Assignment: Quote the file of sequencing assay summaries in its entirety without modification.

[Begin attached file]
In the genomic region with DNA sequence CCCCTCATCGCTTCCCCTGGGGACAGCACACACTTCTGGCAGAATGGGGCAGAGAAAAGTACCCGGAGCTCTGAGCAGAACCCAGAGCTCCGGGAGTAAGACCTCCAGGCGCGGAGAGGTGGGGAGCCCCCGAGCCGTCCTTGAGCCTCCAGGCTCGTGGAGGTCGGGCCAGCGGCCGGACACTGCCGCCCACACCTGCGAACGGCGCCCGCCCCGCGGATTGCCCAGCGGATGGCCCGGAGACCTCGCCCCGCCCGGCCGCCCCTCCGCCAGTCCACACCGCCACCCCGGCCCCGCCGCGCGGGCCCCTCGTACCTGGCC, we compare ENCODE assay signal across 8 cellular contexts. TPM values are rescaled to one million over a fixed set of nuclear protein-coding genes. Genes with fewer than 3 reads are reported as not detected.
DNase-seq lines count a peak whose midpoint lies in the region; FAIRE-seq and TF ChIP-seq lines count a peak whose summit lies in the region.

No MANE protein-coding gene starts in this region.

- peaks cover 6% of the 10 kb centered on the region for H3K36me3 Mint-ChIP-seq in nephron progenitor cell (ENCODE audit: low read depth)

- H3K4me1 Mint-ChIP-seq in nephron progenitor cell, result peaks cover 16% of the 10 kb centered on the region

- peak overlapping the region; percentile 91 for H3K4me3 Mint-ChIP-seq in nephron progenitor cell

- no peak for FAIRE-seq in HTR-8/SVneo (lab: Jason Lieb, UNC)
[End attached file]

In the genomic region with DNA sequence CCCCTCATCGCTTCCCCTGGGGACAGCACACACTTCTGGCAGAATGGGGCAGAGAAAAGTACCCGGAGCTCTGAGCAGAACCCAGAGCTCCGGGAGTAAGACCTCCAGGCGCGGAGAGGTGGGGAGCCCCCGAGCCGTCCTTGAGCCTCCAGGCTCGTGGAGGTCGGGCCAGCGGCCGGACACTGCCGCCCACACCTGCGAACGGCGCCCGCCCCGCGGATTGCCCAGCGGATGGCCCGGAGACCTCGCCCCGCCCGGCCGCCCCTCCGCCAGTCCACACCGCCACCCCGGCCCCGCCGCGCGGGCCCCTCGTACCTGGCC, we compare ENCODE assay signal across 8 cellular contexts. TPM values are rescaled to one million over a fixed set of nuclear protein-coding genes. Genes with fewer than 3 reads are reported as not detected.
DNase-seq lines count a peak whose midpoint lies in the region; FAIRE-seq and TF ChIP-seq lines count a peak whose summit lies in the region.

No MANE protein-coding gene starts in this region.

- peaks cover 6% of the 10 kb centered on the region for H3K36me3 Mint-ChIP-seq in nephron progenitor cell (ENCODE audit: low read depth)

- H3K4me1 Mint-ChIP-seq in nephron progenitor cell, result peaks cover 16% of the 10 kb centered on the region

- peak overlapping the region; percentile 91 for H3K4me3 Mint-ChIP-seq in nephron progenitor cell

- no peak for FAIRE-seq in HTR-8/SVneo (lab: Jason Lieb, UNC)